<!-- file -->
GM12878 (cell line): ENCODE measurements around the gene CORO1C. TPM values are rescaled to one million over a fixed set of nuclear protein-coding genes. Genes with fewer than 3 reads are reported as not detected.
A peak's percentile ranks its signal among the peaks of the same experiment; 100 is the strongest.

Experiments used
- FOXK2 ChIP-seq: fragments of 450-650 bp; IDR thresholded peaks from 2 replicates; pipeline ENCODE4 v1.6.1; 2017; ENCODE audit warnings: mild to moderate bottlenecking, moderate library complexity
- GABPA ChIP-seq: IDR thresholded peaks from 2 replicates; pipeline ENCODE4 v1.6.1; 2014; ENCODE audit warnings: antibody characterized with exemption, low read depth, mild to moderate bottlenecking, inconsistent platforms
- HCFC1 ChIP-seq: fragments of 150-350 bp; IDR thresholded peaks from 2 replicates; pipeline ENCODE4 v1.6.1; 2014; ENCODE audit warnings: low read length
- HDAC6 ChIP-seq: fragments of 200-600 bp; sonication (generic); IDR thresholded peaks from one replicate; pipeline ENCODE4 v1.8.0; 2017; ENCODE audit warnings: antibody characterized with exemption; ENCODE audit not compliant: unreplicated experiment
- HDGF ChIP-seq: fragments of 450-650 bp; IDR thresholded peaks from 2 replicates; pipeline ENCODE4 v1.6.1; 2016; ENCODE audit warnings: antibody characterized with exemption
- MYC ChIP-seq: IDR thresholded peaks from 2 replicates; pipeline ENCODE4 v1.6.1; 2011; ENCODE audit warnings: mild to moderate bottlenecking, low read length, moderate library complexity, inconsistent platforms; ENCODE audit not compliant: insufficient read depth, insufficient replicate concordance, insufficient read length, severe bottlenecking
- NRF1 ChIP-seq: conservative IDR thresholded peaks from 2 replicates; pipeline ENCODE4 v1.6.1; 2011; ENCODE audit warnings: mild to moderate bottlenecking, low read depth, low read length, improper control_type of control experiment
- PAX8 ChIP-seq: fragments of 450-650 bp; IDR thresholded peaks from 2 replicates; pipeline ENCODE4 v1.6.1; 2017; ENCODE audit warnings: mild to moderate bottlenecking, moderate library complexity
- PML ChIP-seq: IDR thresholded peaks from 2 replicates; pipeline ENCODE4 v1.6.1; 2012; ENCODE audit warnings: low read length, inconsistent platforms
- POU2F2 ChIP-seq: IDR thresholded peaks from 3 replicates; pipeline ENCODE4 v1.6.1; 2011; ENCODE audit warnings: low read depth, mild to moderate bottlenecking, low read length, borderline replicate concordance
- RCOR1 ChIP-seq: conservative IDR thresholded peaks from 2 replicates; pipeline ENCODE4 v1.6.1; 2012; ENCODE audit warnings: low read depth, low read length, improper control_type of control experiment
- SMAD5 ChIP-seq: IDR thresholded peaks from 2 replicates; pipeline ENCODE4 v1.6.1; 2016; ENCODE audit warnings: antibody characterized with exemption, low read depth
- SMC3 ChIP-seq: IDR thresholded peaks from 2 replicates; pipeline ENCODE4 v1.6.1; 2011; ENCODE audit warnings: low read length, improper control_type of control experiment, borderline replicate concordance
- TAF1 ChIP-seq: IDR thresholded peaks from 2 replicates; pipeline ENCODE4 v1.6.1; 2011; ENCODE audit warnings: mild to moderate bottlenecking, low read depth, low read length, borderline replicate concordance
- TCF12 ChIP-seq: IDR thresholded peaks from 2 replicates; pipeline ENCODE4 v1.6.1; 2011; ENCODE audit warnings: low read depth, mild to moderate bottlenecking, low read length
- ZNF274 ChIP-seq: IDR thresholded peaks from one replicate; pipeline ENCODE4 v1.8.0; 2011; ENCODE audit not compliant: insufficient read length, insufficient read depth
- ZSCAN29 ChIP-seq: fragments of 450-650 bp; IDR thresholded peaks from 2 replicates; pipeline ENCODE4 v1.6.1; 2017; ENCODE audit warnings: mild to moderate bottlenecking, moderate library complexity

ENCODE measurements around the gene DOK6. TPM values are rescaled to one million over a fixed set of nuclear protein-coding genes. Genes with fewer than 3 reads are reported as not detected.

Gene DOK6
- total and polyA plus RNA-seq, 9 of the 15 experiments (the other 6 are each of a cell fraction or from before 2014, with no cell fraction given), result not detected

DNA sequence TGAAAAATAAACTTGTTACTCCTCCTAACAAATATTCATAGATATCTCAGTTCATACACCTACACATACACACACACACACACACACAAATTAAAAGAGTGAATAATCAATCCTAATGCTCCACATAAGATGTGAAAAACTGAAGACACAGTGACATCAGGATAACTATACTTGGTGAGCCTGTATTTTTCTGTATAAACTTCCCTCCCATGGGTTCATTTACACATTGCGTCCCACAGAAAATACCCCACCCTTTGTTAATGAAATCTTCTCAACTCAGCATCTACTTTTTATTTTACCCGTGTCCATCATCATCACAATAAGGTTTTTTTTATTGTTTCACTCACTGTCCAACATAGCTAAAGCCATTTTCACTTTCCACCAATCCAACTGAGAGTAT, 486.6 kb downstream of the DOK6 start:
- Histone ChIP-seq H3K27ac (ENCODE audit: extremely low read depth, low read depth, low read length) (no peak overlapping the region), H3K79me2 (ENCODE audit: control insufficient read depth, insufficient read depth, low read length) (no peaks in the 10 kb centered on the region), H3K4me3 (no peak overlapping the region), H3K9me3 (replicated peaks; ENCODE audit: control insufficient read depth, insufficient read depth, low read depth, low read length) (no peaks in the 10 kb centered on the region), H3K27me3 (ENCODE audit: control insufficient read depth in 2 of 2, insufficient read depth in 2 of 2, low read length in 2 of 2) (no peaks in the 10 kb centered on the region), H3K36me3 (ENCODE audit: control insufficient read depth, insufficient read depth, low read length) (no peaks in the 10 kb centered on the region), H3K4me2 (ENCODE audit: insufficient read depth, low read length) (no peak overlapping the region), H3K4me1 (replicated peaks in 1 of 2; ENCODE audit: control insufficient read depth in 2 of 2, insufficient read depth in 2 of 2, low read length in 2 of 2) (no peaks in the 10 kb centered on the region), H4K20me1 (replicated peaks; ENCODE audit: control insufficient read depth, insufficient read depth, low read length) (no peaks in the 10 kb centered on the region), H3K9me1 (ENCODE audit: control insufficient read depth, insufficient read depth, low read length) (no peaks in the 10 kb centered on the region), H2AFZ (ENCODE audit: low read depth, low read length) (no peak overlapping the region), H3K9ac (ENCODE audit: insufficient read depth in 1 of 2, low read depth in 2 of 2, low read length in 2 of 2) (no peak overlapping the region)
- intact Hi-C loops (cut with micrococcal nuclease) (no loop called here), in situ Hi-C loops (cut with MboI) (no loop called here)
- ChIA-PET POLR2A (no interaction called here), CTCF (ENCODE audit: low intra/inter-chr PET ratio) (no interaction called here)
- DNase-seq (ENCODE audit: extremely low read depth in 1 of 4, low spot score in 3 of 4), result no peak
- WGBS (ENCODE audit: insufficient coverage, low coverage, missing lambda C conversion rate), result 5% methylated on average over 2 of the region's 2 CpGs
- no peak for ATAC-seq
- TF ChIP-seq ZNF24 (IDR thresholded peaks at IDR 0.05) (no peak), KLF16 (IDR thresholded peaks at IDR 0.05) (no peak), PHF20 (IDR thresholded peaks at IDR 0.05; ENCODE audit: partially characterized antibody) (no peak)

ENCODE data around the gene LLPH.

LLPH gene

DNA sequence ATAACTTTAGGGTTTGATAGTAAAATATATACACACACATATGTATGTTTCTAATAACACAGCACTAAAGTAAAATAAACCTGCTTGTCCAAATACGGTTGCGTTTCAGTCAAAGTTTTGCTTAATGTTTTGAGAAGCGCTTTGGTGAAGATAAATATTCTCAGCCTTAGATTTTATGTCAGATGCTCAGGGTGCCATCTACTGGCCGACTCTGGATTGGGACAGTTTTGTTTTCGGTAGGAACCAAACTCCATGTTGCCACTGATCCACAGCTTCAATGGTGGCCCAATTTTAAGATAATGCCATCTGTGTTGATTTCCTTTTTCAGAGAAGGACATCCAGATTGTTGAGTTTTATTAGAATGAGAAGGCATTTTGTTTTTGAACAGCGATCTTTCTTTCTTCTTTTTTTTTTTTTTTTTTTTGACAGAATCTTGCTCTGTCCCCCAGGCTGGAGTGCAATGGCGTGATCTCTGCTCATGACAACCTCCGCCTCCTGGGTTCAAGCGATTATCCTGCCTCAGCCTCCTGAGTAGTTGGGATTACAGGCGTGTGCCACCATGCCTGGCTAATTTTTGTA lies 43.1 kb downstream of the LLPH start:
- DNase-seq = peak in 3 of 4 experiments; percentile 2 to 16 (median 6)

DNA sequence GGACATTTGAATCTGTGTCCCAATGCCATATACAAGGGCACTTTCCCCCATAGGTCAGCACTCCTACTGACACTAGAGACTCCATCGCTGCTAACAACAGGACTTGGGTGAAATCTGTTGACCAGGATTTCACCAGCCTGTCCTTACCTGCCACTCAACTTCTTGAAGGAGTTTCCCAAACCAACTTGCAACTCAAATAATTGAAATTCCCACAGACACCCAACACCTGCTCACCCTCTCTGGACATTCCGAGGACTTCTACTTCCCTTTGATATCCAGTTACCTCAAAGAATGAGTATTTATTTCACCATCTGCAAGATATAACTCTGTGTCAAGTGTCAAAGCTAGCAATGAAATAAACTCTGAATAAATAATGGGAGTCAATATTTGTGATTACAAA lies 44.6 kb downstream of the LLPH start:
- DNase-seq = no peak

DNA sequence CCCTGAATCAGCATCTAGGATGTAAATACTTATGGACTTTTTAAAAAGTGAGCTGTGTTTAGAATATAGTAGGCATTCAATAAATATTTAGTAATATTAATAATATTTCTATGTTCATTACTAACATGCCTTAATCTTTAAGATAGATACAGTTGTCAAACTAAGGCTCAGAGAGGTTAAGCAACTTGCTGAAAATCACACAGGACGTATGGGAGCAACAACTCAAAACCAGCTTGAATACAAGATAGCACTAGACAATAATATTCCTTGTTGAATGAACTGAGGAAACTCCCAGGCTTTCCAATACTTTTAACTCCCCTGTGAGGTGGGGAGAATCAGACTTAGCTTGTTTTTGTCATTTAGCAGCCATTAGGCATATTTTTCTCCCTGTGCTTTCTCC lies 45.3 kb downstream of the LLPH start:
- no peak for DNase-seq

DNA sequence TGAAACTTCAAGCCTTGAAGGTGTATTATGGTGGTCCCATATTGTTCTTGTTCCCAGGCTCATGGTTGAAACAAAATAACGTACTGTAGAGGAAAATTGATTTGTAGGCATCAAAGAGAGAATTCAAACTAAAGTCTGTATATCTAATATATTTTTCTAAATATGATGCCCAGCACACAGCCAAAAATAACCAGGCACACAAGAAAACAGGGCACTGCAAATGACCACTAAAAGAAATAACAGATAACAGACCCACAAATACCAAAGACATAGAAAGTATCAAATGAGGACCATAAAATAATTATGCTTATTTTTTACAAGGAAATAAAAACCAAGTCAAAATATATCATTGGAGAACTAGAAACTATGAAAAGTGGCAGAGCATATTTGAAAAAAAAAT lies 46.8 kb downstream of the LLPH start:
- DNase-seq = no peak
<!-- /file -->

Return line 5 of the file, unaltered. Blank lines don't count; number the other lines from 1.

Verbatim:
- GABPA ChIP-seq: IDR thresholded peaks from 2 replicates; pipeline ENCODE4 v1.6.1; 2014; ENCODE audit warnings: antibody characterized with exemption, low read depth, mild to moderate bottlenecking, inconsistent platforms